if crashed = true [ set fit (fit * 0.25) ]
I used this fitness function to find the optima for fuel and time. Once I knew these optima, I was able to narrow the values of my fitness function down. See the code for a more detailed description on how the fitness function finally looks and why.
STEP 3. WRITING A GENETIC ALGORITHM
I used the tournament pool instead of fitness proportional selection. The tournament pool is described in the dictate by Marco Wiering (Chapter 3. Eolutionary Computation p.54). I used this because it is more easy to implement, and I consider it an elegant solution. It also solves several problems that arise when using fitness proportional selection:
- danger of premature convergence, since good individuals with a much larger fitness can quickly take over the whole population.
- little selection pressure if the values all lie close to each other
First a population of a number of individuals (chosen by the user) is created, and filtered from not working programs (meaning they contain non-terminals of the BNF). Then the population will evolve over a number of generations determined in the interface. At every step, the fitness of every individual will be determined and saved in a seperate list. A new population is then generated using the tournament pools. The tournament pool consists of three randomly chosen individuals from the population and saves the most fit one in the new population. This is iterated for the number of inidividuals in the population. Finally, the mutation and crossover function supplied by JGE are applied to the generation. This is repeated until the generation max has been reached.
The bitstring of the most fit individual is saved, together with the fitness value and the generation it was born.
How to use it
The following elements can be set in the interface:
- generations & population-size. For a good and solid optimum, use a population size of 300-500 and let it run for 50 generations. In this way, the graph also shows a clear pattern. Results can also be achieved with lower values, but they are not garantueed to find an optimum. Still, the results are often fine with a population of 150.
For the quickest landing, set population to 500+ and set time-weight and fuel-weight to 1.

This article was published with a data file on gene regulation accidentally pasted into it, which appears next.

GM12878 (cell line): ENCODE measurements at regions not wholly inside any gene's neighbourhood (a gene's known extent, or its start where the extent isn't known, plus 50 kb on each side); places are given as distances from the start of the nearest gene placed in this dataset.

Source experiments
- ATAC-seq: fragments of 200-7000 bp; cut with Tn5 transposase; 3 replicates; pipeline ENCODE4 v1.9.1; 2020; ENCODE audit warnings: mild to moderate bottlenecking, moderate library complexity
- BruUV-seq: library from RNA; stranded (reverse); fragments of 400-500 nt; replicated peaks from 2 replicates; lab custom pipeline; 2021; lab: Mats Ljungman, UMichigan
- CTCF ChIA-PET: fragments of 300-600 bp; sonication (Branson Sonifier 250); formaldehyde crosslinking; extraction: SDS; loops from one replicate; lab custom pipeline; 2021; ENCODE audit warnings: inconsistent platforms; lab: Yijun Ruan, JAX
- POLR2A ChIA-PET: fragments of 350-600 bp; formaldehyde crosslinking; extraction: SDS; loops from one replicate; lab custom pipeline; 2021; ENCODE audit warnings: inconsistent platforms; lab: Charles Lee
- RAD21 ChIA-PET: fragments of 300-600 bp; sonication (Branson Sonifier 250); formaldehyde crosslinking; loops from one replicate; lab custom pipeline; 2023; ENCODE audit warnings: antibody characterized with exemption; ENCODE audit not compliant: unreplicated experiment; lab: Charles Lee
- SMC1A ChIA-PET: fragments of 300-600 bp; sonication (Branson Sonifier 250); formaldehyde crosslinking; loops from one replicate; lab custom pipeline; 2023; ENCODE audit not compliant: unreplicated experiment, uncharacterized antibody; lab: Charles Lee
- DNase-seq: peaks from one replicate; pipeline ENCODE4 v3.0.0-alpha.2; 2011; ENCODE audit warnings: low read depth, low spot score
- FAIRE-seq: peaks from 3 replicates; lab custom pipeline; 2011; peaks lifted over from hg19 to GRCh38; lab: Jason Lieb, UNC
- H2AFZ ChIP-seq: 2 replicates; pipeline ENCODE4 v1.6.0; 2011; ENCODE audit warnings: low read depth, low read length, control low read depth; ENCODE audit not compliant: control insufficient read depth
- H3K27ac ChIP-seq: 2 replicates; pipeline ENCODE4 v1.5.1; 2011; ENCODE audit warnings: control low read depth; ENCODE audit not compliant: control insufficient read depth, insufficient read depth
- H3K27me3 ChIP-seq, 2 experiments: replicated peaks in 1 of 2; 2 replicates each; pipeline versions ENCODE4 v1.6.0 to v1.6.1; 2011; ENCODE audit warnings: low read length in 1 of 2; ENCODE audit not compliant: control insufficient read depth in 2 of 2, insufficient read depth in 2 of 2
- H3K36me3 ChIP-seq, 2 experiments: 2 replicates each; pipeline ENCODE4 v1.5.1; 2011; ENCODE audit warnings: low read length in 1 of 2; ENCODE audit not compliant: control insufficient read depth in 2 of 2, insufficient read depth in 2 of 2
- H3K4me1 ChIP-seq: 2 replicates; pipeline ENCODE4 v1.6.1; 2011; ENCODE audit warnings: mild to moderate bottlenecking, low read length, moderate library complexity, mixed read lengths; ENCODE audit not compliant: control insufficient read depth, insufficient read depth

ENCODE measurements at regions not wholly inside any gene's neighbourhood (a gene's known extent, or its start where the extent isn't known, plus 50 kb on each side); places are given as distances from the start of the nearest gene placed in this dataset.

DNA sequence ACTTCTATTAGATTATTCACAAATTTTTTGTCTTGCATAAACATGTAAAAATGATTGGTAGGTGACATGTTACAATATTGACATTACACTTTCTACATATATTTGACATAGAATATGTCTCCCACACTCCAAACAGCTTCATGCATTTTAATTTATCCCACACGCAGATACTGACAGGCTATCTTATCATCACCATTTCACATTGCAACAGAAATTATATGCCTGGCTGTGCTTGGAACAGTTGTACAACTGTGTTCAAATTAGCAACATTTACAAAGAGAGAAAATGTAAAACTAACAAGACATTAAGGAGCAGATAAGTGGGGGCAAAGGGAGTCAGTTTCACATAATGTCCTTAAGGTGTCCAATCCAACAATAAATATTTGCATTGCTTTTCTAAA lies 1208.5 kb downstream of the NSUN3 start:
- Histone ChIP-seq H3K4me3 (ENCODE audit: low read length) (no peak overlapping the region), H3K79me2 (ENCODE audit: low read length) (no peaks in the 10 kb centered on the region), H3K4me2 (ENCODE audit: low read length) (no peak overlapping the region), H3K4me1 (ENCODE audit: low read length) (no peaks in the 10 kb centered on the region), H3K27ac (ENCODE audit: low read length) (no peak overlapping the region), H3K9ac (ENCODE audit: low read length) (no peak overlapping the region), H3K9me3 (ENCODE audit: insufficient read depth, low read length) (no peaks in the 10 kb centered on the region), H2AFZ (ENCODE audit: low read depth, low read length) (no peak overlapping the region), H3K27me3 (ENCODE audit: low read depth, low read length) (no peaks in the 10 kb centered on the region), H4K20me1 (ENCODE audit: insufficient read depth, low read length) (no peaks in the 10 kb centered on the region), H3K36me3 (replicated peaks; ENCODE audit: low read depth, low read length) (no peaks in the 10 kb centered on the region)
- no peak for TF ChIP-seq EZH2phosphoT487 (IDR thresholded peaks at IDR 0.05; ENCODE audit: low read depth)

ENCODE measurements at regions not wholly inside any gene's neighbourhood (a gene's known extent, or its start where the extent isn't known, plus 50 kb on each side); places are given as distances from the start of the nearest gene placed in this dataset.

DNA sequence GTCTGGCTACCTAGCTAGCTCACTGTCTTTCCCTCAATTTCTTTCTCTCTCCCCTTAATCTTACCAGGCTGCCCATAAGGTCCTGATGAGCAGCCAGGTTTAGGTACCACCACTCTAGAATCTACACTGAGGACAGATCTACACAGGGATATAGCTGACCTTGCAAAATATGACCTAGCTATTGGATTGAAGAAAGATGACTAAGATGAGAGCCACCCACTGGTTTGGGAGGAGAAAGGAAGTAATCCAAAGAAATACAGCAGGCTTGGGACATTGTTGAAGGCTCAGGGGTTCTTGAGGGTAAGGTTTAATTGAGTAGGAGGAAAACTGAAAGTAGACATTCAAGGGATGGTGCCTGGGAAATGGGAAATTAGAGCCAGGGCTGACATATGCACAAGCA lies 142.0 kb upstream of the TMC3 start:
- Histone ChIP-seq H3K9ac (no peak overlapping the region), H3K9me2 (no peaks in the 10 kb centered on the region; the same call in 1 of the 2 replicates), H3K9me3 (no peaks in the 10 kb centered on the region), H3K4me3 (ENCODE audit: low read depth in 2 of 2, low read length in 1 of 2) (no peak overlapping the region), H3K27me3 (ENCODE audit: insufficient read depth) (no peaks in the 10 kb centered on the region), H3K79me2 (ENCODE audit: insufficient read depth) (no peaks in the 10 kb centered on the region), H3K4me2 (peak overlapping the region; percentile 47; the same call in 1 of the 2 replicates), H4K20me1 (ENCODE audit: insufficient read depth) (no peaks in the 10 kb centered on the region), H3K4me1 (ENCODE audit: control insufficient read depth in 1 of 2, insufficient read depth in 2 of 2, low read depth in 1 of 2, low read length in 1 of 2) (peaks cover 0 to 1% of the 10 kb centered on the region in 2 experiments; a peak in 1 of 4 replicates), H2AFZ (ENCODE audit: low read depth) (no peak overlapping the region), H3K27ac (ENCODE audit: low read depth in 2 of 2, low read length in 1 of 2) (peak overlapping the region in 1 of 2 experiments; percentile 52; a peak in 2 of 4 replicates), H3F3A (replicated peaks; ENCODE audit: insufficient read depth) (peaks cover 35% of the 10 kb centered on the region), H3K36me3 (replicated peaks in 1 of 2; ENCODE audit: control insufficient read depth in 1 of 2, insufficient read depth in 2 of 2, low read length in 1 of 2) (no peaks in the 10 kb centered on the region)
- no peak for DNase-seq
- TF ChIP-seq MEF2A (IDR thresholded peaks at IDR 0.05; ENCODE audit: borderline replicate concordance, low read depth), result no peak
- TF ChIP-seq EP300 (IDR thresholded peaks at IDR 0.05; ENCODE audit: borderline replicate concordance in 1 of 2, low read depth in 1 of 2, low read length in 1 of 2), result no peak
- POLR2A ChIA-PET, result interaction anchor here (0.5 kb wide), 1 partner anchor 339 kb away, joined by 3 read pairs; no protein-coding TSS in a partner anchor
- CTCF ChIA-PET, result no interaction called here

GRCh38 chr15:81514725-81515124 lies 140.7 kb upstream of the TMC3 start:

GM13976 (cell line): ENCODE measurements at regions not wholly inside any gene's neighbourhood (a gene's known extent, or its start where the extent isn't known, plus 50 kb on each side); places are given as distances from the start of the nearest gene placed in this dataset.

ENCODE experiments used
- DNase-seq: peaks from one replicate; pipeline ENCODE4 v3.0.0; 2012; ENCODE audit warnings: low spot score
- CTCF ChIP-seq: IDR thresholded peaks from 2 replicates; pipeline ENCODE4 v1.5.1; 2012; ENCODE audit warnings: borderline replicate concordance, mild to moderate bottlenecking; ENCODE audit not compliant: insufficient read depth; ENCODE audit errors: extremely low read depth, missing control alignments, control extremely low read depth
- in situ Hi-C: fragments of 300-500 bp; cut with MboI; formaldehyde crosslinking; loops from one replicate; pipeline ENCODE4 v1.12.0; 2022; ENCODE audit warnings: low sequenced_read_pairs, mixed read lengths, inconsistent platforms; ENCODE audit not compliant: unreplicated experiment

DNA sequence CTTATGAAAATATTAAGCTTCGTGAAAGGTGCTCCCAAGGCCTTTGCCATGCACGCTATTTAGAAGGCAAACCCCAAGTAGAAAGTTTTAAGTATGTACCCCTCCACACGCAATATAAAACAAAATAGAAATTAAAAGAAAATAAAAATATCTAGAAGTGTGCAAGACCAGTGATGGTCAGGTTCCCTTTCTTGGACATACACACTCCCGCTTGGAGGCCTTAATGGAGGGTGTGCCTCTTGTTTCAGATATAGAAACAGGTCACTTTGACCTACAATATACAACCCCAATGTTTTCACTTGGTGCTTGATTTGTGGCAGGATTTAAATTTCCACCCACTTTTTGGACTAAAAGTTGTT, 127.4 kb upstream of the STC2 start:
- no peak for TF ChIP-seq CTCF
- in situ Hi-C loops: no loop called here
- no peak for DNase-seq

mutation & crossover propability I used a mutation value of 5-10% and a crossover rate of 75%. Mutation stands for exploration and crossover for exploitation. Since I have specialized my BNF to a very big extend, I don't need a lot of exploring. In stead, I need to exploit the possibilities of the BNF a lot.
time-weight & fuel-weight Set to which value the algorithm should optimize. Notice that when both the values are set to 1, there is a big change that the optimum will lie at one of the two values (meaning, a very low time or a very high fuel), completely wiping out the other value.
This has two reasons:
 The fitness of one value is equal to the sum of the two. There are basically three optimum: (low time) (low fuel) (both half). It can happen that the simulation falls in one of the three. This can be solved by altering the fitness function. For example; multiplying the values of time and fuel, giving them a higher value when put together.
 The crossover/mutation value. As said, my simulation does a lot of exploitation and therefore has the risk of fallen into a local optimum quickly. This can be solved by changing the mutation and crossover values.
BNF-File: choose a file that I have previously used. But for the simulation to work correctly, choose "BNF-Final.txt".
Test-genome button: simulate the current max-gen.
Plot-options: turn off to make the simulation go faster.
The graph shows the fitness of every gen in black and the maximal fitness so far in red.
Things to notice
I have included a PDF where I shortly describe several outcomes of the simulation. It is included in the direction of this file (simulations.pdf).
It is also interesting to play around with the different BNF files. BNF-First.txt clearly shows different results than my final BNF, which I find very pleasing.